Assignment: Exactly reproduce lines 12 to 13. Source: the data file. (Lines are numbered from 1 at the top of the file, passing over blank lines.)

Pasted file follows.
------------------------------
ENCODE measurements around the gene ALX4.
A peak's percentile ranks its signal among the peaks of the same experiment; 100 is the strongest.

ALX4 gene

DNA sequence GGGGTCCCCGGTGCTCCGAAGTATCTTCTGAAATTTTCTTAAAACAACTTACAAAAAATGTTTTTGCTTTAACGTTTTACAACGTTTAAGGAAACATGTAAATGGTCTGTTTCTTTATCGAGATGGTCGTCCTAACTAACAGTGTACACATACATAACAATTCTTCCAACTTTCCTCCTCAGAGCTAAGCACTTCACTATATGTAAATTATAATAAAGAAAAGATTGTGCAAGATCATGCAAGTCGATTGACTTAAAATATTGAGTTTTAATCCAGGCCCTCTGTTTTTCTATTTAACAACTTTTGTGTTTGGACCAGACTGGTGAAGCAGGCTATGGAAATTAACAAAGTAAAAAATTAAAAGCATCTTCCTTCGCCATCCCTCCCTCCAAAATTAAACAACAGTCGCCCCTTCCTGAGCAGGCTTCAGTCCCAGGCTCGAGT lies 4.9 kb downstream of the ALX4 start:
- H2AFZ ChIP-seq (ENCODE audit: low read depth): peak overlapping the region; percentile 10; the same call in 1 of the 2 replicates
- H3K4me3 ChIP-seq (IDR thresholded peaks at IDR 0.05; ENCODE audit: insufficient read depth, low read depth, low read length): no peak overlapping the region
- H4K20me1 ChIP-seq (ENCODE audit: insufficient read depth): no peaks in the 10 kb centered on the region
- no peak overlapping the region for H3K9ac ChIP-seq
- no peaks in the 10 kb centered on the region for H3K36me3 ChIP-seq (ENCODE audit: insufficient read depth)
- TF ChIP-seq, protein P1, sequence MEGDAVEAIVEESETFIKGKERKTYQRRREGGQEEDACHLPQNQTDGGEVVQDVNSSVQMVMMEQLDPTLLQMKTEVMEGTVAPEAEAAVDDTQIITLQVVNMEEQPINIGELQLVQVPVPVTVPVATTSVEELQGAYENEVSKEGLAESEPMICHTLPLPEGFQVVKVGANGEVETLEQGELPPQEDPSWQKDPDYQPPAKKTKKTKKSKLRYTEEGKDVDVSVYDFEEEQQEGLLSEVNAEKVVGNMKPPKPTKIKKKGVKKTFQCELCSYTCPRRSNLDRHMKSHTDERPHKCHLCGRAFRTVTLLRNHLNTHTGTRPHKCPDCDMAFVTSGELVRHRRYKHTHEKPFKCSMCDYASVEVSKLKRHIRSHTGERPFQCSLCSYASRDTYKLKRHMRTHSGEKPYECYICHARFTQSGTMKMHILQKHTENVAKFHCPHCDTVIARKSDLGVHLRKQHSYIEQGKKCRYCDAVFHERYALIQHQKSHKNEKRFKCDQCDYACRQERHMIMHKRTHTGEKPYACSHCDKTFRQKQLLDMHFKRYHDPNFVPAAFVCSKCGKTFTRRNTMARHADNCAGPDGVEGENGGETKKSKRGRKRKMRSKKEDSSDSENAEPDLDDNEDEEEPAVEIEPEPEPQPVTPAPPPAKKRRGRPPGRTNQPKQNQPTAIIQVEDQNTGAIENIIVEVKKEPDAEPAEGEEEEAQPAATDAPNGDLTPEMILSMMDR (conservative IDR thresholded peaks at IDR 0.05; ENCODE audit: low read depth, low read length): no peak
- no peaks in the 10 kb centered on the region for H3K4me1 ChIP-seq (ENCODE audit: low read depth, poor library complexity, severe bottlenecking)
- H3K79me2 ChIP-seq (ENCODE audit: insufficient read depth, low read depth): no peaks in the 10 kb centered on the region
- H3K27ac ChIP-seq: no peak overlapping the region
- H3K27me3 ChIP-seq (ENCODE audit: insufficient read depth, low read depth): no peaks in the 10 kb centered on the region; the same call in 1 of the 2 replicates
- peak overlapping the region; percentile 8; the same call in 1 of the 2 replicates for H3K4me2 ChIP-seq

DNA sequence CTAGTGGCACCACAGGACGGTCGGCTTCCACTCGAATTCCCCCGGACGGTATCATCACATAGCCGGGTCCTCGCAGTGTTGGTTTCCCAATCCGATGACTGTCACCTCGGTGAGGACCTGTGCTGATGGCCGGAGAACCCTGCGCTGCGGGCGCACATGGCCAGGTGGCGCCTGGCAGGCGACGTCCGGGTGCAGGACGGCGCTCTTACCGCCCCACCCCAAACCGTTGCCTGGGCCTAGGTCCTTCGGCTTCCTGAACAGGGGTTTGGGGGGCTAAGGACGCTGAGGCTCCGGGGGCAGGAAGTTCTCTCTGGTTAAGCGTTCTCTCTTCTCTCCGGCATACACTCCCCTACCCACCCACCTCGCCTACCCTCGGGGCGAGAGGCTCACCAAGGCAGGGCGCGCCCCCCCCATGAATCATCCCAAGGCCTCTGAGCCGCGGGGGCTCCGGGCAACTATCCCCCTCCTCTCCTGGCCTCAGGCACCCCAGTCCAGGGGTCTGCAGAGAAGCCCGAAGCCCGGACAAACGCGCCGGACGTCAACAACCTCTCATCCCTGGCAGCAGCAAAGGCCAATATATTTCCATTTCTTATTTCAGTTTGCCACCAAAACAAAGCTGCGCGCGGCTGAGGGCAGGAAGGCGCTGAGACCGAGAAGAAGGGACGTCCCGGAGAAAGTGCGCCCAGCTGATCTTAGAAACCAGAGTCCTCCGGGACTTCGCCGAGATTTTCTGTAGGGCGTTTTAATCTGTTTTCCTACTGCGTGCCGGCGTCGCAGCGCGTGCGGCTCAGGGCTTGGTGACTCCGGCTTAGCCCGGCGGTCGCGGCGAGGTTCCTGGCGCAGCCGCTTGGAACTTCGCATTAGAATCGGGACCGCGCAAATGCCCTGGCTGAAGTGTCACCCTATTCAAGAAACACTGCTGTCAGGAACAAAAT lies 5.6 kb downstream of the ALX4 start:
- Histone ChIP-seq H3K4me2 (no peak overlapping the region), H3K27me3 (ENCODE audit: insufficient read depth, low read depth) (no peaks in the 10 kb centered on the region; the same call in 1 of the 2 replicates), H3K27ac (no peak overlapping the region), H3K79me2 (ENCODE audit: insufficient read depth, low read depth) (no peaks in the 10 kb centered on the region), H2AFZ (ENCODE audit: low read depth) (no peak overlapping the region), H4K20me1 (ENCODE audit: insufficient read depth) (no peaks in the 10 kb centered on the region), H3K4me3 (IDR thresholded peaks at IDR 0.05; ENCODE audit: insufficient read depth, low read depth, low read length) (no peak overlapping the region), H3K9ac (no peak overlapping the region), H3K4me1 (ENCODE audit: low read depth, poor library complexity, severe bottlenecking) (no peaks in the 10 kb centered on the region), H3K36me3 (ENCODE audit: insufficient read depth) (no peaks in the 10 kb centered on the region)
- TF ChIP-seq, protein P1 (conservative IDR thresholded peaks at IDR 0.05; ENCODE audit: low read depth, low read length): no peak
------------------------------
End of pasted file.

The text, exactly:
- H3K79me2 ChIP-seq (ENCODE audit: insufficient read depth, low read depth): no peaks in the 10 kb centered on the region
- H3K27ac ChIP-seq: no peak overlapping the region